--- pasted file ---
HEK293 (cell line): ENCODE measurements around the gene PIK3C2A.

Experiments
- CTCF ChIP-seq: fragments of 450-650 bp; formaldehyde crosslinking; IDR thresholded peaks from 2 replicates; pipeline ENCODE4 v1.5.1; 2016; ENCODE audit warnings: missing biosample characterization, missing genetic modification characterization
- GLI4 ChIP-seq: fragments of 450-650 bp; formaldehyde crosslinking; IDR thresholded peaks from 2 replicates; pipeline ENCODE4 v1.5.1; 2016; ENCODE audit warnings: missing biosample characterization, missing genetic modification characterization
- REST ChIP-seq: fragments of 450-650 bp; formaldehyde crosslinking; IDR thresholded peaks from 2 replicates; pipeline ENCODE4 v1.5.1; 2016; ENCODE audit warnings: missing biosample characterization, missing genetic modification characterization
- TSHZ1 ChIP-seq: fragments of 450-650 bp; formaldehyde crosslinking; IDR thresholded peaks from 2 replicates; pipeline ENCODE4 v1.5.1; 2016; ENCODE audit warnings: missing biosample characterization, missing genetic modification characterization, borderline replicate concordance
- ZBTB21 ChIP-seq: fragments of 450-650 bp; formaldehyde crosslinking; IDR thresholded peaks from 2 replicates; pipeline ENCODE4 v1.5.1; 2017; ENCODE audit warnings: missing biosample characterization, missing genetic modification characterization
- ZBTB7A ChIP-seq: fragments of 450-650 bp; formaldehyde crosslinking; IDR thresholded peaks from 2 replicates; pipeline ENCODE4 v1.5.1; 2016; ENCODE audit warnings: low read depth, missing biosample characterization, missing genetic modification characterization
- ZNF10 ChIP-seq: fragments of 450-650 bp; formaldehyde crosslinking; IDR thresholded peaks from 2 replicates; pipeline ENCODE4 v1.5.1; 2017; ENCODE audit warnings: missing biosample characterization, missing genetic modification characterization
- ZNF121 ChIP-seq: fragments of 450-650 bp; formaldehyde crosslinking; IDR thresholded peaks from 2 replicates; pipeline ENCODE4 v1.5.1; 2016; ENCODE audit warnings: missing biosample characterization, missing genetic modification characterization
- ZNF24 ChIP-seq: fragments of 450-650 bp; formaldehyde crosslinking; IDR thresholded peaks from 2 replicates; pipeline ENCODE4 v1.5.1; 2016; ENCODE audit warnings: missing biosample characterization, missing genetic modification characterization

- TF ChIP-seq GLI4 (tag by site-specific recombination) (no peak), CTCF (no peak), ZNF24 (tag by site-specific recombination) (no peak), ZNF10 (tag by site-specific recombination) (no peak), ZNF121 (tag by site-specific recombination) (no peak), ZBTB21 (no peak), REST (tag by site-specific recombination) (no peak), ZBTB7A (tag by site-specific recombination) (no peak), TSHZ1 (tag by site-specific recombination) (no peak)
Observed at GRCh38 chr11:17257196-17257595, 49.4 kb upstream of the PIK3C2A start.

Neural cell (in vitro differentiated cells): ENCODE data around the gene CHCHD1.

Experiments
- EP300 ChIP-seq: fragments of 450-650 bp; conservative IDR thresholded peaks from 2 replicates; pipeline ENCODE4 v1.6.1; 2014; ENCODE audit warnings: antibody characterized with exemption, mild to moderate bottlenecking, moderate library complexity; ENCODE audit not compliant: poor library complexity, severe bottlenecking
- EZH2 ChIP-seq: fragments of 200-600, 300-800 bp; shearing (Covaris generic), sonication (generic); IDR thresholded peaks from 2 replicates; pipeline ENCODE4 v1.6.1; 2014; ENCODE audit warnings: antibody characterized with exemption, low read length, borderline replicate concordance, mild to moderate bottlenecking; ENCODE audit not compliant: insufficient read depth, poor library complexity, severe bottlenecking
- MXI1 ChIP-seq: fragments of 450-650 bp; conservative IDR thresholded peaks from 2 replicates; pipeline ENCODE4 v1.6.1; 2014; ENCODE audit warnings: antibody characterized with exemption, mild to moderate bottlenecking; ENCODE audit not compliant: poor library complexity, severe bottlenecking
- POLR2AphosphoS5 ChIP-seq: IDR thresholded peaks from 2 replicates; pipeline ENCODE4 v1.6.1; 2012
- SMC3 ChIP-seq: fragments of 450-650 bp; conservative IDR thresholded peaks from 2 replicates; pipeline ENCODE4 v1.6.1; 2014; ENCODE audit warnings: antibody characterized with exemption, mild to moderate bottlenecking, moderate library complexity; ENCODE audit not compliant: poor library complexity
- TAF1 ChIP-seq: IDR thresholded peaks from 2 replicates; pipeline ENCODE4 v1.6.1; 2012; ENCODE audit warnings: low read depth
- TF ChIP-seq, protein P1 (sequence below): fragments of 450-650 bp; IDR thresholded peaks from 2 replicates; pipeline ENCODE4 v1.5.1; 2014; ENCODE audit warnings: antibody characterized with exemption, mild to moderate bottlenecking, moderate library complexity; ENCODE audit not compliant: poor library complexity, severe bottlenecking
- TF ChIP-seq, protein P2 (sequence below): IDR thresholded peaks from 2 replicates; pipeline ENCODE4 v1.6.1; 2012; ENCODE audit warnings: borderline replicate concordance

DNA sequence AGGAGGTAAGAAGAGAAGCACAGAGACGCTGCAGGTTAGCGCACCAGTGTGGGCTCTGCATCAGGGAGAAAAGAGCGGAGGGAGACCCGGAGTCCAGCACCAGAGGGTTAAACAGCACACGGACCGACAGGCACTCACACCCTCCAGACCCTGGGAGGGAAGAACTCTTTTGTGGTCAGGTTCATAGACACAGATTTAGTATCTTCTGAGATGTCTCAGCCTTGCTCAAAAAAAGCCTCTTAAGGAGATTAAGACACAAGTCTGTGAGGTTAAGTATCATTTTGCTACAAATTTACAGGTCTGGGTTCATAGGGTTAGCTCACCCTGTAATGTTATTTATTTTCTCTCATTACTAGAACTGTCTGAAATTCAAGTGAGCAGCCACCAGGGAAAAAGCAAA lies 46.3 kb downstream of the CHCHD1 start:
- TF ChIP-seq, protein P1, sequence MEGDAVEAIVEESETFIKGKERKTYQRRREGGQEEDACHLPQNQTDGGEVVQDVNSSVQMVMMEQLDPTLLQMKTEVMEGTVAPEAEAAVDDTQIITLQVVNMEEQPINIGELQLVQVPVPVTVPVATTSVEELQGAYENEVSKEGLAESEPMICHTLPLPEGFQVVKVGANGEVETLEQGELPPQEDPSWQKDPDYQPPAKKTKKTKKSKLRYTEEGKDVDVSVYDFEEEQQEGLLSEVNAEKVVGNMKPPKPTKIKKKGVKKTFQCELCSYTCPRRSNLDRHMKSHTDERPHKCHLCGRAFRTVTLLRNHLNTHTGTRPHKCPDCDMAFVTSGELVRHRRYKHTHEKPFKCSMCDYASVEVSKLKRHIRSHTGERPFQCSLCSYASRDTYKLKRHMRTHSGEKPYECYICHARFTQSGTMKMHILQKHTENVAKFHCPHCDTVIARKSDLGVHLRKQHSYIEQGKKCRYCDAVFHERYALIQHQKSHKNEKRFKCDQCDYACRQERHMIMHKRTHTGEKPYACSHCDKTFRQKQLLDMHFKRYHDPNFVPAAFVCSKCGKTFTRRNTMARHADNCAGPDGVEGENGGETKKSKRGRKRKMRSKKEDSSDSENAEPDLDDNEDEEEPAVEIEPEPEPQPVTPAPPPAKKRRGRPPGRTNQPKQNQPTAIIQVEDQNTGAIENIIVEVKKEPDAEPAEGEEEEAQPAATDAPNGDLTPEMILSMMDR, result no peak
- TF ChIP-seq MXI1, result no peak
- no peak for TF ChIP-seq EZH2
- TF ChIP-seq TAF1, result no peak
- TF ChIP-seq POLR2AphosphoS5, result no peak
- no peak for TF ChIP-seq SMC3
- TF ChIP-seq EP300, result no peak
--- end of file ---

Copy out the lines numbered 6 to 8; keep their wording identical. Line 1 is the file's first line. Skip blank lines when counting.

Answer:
- TSHZ1 ChIP-seq: fragments of 450-650 bp; formaldehyde crosslinking; IDR thresholded peaks from 2 replicates; pipeline ENCODE4 v1.5.1; 2016; ENCODE audit warnings: missing biosample characterization, missing genetic modification characterization, borderline replicate concordance
- ZBTB21 ChIP-seq: fragments of 450-650 bp; formaldehyde crosslinking; IDR thresholded peaks from 2 replicates; pipeline ENCODE4 v1.5.1; 2017; ENCODE audit warnings: missing biosample characterization, missing genetic modification characterization
- ZBTB7A ChIP-seq: fragments of 450-650 bp; formaldehyde crosslinking; IDR thresholded peaks from 2 replicates; pipeline ENCODE4 v1.5.1; 2016; ENCODE audit warnings: low read depth, missing biosample characterization, missing genetic modification characterization